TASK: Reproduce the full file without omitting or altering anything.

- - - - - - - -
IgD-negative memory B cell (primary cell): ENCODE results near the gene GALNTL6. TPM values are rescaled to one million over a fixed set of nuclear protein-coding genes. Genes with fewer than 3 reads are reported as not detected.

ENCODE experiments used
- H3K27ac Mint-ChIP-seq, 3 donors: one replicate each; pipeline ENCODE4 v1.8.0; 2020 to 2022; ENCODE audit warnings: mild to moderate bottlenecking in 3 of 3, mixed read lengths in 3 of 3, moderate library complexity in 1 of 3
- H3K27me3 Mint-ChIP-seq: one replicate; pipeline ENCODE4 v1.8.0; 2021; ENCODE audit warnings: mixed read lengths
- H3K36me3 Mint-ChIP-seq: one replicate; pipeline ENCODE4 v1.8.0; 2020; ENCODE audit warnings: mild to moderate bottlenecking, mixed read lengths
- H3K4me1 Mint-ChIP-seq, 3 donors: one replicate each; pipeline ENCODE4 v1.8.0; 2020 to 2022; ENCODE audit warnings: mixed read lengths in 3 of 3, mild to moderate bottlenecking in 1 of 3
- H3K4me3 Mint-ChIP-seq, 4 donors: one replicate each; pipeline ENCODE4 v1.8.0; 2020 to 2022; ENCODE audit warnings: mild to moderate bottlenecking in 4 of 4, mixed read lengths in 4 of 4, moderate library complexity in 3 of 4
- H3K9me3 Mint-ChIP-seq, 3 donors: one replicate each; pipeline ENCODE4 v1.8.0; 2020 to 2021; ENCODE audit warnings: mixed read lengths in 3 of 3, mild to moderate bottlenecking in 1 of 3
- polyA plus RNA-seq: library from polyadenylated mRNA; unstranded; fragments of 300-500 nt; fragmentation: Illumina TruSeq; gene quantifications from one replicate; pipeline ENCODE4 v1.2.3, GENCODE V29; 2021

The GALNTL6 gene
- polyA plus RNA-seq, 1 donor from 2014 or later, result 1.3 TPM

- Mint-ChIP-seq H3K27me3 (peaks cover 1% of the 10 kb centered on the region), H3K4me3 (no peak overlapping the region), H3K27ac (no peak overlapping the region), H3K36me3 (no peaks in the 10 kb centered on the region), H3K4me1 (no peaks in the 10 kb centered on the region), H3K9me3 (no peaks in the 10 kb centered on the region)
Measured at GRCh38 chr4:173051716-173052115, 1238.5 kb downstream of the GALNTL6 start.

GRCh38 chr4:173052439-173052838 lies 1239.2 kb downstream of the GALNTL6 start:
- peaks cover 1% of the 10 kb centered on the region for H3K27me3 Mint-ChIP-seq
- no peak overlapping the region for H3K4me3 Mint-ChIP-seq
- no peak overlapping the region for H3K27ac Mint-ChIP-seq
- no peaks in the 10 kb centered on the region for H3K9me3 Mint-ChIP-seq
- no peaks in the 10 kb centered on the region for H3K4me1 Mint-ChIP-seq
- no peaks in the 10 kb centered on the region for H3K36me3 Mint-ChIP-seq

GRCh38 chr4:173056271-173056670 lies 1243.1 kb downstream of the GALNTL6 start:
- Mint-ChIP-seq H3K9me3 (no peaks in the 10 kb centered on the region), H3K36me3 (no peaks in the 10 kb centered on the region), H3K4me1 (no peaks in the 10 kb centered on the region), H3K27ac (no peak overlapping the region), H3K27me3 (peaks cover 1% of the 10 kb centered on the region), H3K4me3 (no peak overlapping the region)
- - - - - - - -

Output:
IgD-negative memory B cell (primary cell): ENCODE results near the gene GALNTL6. TPM values are rescaled to one million over a fixed set of nuclear protein-coding genes. Genes with fewer than 3 reads are reported as not detected.

ENCODE experiments used
- H3K27ac Mint-ChIP-seq, 3 donors: one replicate each; pipeline ENCODE4 v1.8.0; 2020 to 2022; ENCODE audit warnings: mild to moderate bottlenecking in 3 of 3, mixed read lengths in 3 of 3, moderate library complexity in 1 of 3
- H3K27me3 Mint-ChIP-seq: one replicate; pipeline ENCODE4 v1.8.0; 2021; ENCODE audit warnings: mixed read lengths
- H3K36me3 Mint-ChIP-seq: one replicate; pipeline ENCODE4 v1.8.0; 2020; ENCODE audit warnings: mild to moderate bottlenecking, mixed read lengths
- H3K4me1 Mint-ChIP-seq, 3 donors: one replicate each; pipeline ENCODE4 v1.8.0; 2020 to 2022; ENCODE audit warnings: mixed read lengths in 3 of 3, mild to moderate bottlenecking in 1 of 3
- H3K4me3 Mint-ChIP-seq, 4 donors: one replicate each; pipeline ENCODE4 v1.8.0; 2020 to 2022; ENCODE audit warnings: mild to moderate bottlenecking in 4 of 4, mixed read lengths in 4 of 4, moderate library complexity in 3 of 4
- H3K9me3 Mint-ChIP-seq, 3 donors: one replicate each; pipeline ENCODE4 v1.8.0; 2020 to 2021; ENCODE audit warnings: mixed read lengths in 3 of 3, mild to moderate bottlenecking in 1 of 3
- polyA plus RNA-seq: library from polyadenylated mRNA; unstranded; fragments of 300-500 nt; fragmentation: Illumina TruSeq; gene quantifications from one replicate; pipeline ENCODE4 v1.2.3, GENCODE V29; 2021

The GALNTL6 gene
- polyA plus RNA-seq, 1 donor from 2014 or later, result 1.3 TPM

- Mint-ChIP-seq H3K27me3 (peaks cover 1% of the 10 kb centered on the region), H3K4me3 (no peak overlapping the region), H3K27ac (no peak overlapping the region), H3K36me3 (no peaks in the 10 kb centered on the region), H3K4me1 (no peaks in the 10 kb centered on the region), H3K9me3 (no peaks in the 10 kb centered on the region)
Measured at GRCh38 chr4:173051716-173052115, 1238.5 kb downstream of the GALNTL6 start.

GRCh38 chr4:173052439-173052838 lies 1239.2 kb downstream of the GALNTL6 start:
- peaks cover 1% of the 10 kb centered on the region for H3K27me3 Mint-ChIP-seq
- no peak overlapping the region for H3K4me3 Mint-ChIP-seq
- no peak overlapping the region for H3K27ac Mint-ChIP-seq
- no peaks in the 10 kb centered on the region for H3K9me3 Mint-ChIP-seq
- no peaks in the 10 kb centered on the region for H3K4me1 Mint-ChIP-seq
- no peaks in the 10 kb centered on the region for H3K36me3 Mint-ChIP-seq

GRCh38 chr4:173056271-173056670 lies 1243.1 kb downstream of the GALNTL6 start:
- Mint-ChIP-seq H3K9me3 (no peaks in the 10 kb centered on the region), H3K36me3 (no peaks in the 10 kb centered on the region), H3K4me1 (no peaks in the 10 kb centered on the region), H3K27ac (no peak overlapping the region), H3K27me3 (peaks cover 1% of the 10 kb centered on the region), H3K4me3 (no peak overlapping the region)